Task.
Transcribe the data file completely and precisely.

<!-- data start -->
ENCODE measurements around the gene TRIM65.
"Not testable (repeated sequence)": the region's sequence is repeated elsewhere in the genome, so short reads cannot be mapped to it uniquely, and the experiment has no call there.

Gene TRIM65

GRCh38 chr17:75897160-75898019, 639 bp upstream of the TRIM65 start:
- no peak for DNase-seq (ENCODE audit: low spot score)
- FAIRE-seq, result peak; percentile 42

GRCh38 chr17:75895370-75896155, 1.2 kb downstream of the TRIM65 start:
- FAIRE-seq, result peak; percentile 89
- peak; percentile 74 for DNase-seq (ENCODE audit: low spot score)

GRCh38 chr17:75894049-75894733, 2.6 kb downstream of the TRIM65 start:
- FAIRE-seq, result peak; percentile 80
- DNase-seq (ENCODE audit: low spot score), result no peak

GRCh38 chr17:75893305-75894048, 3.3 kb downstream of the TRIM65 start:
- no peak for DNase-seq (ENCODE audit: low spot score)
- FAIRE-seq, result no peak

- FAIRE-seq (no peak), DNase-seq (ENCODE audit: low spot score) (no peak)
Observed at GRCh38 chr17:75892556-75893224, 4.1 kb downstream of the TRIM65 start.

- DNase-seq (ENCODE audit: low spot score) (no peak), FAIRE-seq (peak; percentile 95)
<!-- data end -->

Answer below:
ENCODE measurements around the gene TRIM65.
"Not testable (repeated sequence)": the region's sequence is repeated elsewhere in the genome, so short reads cannot be mapped to it uniquely, and the experiment has no call there.

Gene TRIM65

GRCh38 chr17:75897160-75898019, 639 bp upstream of the TRIM65 start:
- no peak for DNase-seq (ENCODE audit: low spot score)
- FAIRE-seq, result peak; percentile 42

GRCh38 chr17:75895370-75896155, 1.2 kb downstream of the TRIM65 start:
- FAIRE-seq, result peak; percentile 89
- peak; percentile 74 for DNase-seq (ENCODE audit: low spot score)

GRCh38 chr17:75894049-75894733, 2.6 kb downstream of the TRIM65 start:
- FAIRE-seq, result peak; percentile 80
- DNase-seq (ENCODE audit: low spot score), result no peak

GRCh38 chr17:75893305-75894048, 3.3 kb downstream of the TRIM65 start:
- no peak for DNase-seq (ENCODE audit: low spot score)
- FAIRE-seq, result no peak

- FAIRE-seq (no peak), DNase-seq (ENCODE audit: low spot score) (no peak)
Observed at GRCh38 chr17:75892556-75893224, 4.1 kb downstream of the TRIM65 start.

- DNase-seq (ENCODE audit: low spot score) (no peak), FAIRE-seq (peak; percentile 95)